In France, a vast travel literature emerges throughout the 17th and 18th centuries, which is part of the European “politics of world exploration” (Despoix) that comes to map out multiple inter- and intracultural “contact zones” (Pratt). It also contributes considerably to the production of a particular world knowledge which comprises both traditional figures of comparing the ‘Old’ and the ‘New World’ (such as the 'Querelle des Anciens et des Modernes') as well as new scientific taxonomies and classifications belonging to the fields of geography, biology or botany.
The Seminar will ask how French explorers, travelers and members of the emerging “Republic of Letters” of the 17th and 18th centuries perceived, measured and described the ‘New World’ and the many novel experiences linked with its increasing exploration. On the one hand, the focus of the course will be on comparisons and references that authors drew from contemporary European discursive topoi (such as the ‘noble savage’, the ‘barbarian’ etc.); on the other hand, it will focus on wider geographical comparisons that authors made in order to come to terms with their ‘exotic’ or ‘primitive’ surroundings. Readings will include ‘canonical’ travel narratives by Montaigne, Bougainville, Diderot, Volney, Chateaubriand as well as the Abbé Raynal and the slightly less well-known de Champlain, Charlevoix, Biet and others.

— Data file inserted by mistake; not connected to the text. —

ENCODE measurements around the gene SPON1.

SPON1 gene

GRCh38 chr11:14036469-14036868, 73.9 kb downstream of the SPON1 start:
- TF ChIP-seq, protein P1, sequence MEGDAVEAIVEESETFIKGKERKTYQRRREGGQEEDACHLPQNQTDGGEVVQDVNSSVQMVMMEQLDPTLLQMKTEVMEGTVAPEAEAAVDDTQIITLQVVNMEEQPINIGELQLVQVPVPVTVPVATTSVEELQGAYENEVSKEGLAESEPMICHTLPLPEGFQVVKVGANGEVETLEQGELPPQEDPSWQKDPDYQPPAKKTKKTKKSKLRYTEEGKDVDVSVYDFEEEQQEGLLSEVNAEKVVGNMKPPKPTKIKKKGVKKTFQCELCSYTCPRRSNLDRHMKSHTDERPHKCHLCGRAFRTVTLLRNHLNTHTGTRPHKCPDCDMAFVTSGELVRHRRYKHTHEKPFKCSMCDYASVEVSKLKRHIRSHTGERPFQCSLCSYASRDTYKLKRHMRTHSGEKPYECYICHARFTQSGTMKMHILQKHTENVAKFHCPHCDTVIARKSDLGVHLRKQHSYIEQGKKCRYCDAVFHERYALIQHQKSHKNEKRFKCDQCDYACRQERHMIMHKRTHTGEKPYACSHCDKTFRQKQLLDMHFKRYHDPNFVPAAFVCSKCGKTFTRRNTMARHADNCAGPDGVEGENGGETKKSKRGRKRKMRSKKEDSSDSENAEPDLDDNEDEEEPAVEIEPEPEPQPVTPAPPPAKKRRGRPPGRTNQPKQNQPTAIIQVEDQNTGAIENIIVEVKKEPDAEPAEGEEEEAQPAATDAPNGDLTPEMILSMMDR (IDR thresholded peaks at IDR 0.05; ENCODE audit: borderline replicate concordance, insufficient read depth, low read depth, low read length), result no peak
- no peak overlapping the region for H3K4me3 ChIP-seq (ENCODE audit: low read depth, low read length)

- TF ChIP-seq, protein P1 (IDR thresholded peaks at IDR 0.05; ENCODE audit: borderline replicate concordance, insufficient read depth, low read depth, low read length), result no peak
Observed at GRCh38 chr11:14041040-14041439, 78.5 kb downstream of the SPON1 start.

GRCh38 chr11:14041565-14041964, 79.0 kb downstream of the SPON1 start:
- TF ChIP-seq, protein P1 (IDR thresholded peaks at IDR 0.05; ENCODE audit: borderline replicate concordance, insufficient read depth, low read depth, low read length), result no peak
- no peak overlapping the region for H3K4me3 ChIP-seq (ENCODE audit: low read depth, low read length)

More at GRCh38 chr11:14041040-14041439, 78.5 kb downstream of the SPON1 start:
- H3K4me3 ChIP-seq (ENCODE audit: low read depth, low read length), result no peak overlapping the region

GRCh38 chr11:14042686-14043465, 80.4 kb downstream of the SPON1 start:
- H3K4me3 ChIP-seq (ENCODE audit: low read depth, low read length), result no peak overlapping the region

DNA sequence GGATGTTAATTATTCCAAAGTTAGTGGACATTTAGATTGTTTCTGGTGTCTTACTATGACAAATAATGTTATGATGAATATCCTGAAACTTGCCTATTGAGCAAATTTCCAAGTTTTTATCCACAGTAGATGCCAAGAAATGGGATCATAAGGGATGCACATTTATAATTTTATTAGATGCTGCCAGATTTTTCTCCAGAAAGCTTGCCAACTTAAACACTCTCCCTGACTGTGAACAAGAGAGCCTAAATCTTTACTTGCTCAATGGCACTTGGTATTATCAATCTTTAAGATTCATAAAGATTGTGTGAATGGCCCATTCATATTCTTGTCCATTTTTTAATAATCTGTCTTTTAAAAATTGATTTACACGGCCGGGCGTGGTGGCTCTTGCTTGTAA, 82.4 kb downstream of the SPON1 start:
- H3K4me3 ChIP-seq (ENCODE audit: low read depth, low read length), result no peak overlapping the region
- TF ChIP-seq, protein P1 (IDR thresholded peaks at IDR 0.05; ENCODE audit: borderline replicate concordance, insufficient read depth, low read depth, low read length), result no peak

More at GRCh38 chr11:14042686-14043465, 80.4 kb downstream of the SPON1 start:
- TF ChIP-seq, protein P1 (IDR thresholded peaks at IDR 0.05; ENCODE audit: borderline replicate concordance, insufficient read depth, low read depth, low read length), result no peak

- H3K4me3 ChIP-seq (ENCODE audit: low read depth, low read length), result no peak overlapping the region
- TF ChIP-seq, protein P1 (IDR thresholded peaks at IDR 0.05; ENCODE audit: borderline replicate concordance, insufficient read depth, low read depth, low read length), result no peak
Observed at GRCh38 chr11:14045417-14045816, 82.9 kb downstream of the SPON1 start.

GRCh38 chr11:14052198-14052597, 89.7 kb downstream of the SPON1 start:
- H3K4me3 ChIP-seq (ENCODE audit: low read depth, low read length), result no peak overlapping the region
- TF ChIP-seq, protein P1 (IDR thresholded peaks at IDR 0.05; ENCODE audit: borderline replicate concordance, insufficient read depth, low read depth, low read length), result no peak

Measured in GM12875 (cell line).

Since the course will be held in a co-teaching of a literary scholar and a historian, you will explore the seminar’s texts from both perspectives, that of literary studies as well as that of history. The course “The Beginning of the Age of Revolution. America, France, and Haiti, 1775-1804” (220115) can be studied as a historical contextualization (historische Kontextualisierung) which supplements the seminar (both classes together form a module).
Teilnahmevoraussetzungen, notwendige Vorkenntnisse
Readiness to read and discuss English texts and to combine perspectives derived from literary criticism with historical source critique. Being able to speak or read French is helpful but not an obligatory requirement, as the course will be held entirely in English.
Cañizares-Esguerra, Jorge. "Spanish America in Eighteenth-Century European Travel Compilations. A New 'Art of Reading' and the Transition to Modernity." Journal of Early Modern History 2, no. 4 (1998): 329-49.
Pratt, Mary Louise. Imperial eyes. Travel writing and transculturation. 2nd ed ed. New York: Routledge, 2008.
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